Europe’s highest and most active volcano, Mount Etna is known more for its fiery eruptions than for freeriding. But this March, when the mountain unexpectedly received some new snowfall, Mammut Skiing athlete Shanty Cipolli glimpsed a unique opportunity to lay tracks in this otherworldly environment.
With a layer of ash and small volcanic rocks (called “lapilli”) blanketing the new snow, Shanty had the idea of creating some unusual shots, carving across the blackened slopes to reveal the white snow underneath. Conditions on the mountain, however, quickly proved more challenging than he had anticipated.
Nevertheless, with the support of local mountain guide Nuccio Faro, photographer Thomas Monsorno and videographer Kusstatscher, Shanty and crew made the most out of their five-day visit to Etna, capturing some unique shots that you certainly don’t see every day. We caught up with Shanty to learn more about this unconventional freeride expedition.
Interview With Shanty Cipolli
What gave you the idea to go skiing on Etna?
The idea to ski on Etna was born together with my friend and colleague Francesco. We were traveling in central and southern Italy for the ArroSkicini ski project when we heard about snowfall on Etna. Due to climate change, this is a rare event at this time of year. We didn’t have to think twice because this chance doesn’t come around every day. And besides, who wouldn’t want to ski on an active volcano?
How did you prepare for this freeride adventure?
I train a lot and prepare myself so that I can then enjoy such trips to the full. On Etna, it was necessary to put an additional focus on organization and safety. Although I am a mountain guide and know how to behave in the mountains, I lacked the required expertise about volcanoes and the associated risks. That’s why we teamed up with an experienced volcano guide.
How long did the tour last and what were the challenges?
The tour lasted five days. Since we couldn’t spend the night on the volcano for safety reasons, we had a long walk to the peak every day. In addition to the exceptional snow conditions (ash-covered snow), an added challenge was the wind, which would change its direction in short bursts.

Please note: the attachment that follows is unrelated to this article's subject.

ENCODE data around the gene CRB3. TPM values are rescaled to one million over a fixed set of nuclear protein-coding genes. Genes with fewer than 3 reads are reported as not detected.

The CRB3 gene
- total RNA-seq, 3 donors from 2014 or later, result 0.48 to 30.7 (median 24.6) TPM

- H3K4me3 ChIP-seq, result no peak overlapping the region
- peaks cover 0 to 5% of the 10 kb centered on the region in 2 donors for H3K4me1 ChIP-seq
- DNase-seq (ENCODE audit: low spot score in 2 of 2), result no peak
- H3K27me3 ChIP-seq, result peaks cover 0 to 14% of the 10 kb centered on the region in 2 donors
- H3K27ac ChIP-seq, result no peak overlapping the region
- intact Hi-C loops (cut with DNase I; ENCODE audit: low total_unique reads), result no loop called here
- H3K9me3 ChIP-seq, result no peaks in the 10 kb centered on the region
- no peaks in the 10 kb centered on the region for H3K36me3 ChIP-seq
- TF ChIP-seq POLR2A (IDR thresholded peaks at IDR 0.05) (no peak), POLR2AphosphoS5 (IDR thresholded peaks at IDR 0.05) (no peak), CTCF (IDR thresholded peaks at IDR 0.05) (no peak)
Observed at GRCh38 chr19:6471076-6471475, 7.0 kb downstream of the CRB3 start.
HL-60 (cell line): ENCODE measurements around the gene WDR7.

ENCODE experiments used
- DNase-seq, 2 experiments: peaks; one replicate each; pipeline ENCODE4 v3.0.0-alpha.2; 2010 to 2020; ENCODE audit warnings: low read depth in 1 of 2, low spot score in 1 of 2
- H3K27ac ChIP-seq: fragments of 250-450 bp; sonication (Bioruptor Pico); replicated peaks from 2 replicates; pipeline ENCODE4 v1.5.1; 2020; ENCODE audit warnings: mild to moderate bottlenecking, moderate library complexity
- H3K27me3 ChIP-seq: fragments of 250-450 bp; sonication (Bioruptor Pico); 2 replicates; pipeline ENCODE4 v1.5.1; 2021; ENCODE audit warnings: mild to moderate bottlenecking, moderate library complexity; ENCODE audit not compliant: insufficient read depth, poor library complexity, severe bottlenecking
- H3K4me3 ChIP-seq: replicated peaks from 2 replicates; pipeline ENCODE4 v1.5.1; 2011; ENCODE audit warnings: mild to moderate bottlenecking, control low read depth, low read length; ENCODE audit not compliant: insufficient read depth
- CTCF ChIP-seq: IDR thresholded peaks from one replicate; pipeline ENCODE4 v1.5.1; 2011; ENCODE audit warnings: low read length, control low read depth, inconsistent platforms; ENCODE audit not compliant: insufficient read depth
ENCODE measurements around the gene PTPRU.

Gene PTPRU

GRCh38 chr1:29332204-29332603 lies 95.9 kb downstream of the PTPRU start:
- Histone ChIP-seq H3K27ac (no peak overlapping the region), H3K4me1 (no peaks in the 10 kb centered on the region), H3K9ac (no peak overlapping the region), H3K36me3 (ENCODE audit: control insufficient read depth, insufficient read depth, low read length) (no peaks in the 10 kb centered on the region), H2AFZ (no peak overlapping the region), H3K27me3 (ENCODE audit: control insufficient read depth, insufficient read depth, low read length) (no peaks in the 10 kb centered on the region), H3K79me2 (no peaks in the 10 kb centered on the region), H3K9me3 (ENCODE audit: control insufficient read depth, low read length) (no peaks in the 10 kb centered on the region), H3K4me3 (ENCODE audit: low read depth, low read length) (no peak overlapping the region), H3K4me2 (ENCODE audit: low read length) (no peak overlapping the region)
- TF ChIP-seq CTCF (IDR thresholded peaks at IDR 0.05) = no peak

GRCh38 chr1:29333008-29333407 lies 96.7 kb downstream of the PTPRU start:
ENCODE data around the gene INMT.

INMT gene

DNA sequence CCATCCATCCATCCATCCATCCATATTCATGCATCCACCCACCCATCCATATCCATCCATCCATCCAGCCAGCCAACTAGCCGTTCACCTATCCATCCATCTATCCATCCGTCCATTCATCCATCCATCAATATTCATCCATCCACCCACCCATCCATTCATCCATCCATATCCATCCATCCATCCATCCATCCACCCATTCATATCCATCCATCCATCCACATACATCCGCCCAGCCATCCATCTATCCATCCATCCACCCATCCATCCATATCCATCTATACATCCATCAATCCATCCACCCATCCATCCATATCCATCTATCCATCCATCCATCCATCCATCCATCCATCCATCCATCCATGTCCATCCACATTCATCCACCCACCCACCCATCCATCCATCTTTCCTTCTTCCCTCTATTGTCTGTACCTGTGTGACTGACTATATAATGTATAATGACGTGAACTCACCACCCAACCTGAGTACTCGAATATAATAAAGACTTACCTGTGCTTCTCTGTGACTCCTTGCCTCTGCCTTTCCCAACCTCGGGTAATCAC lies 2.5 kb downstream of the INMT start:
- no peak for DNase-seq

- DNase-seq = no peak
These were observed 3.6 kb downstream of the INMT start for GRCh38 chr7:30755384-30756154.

The snow was covered with a layer of ash. How did that feel when you were skiing?
My first descent felt wrong. After a while, however, I started to enjoy it. I would have liked to ski more technical and faster, but that is impossible on the lapilli (ash pebbles). It felt like sandpaper under my skis.
What was it like to freeride on a still active, recently erupted volcano?
On the descents I was completely focused on not making any mistakes because on the lapilli there can be unpleasant consequences. During the ascents, I felt the explosions and vibrations of the mountain. This gave me a lot of time to think and experience nature in its full beauty and power.
What demands do you place on your equipment for such a tour?
My equipment was put to the test. My pants and jacket were robust enough and withstood the razor-sharp lapilli. However, the ash rain left some small holes. Now the jacket is just a little less waterproof ?. Also critical is the material’s breathability, because due to the wind, the temperature on the volcano changes quickly from hot to cold.
How would you describe the images you captured? What is unique about Etna?
Freeriding on Etna was a crazy experience. The landscape is indescribable, almost like being on the moon. I wanted to play with the contrasts – white on black and vice versa. We succeeded in doing that.
What freeride adventures do you have in mind for the future? Do you already have plans?
I am a very creative person and have many trips in mind that could turn into something as crazy as the Etna adventure! If it were up to me, I would ski all the mountains – because I love to imagine lines and then draw them in the snow. At the moment, I’m particularly attracted to the Altai Mountains in Mongolia. For example, the highest mountain, the Belucha, has never been skied! I’m allowed to dream. ?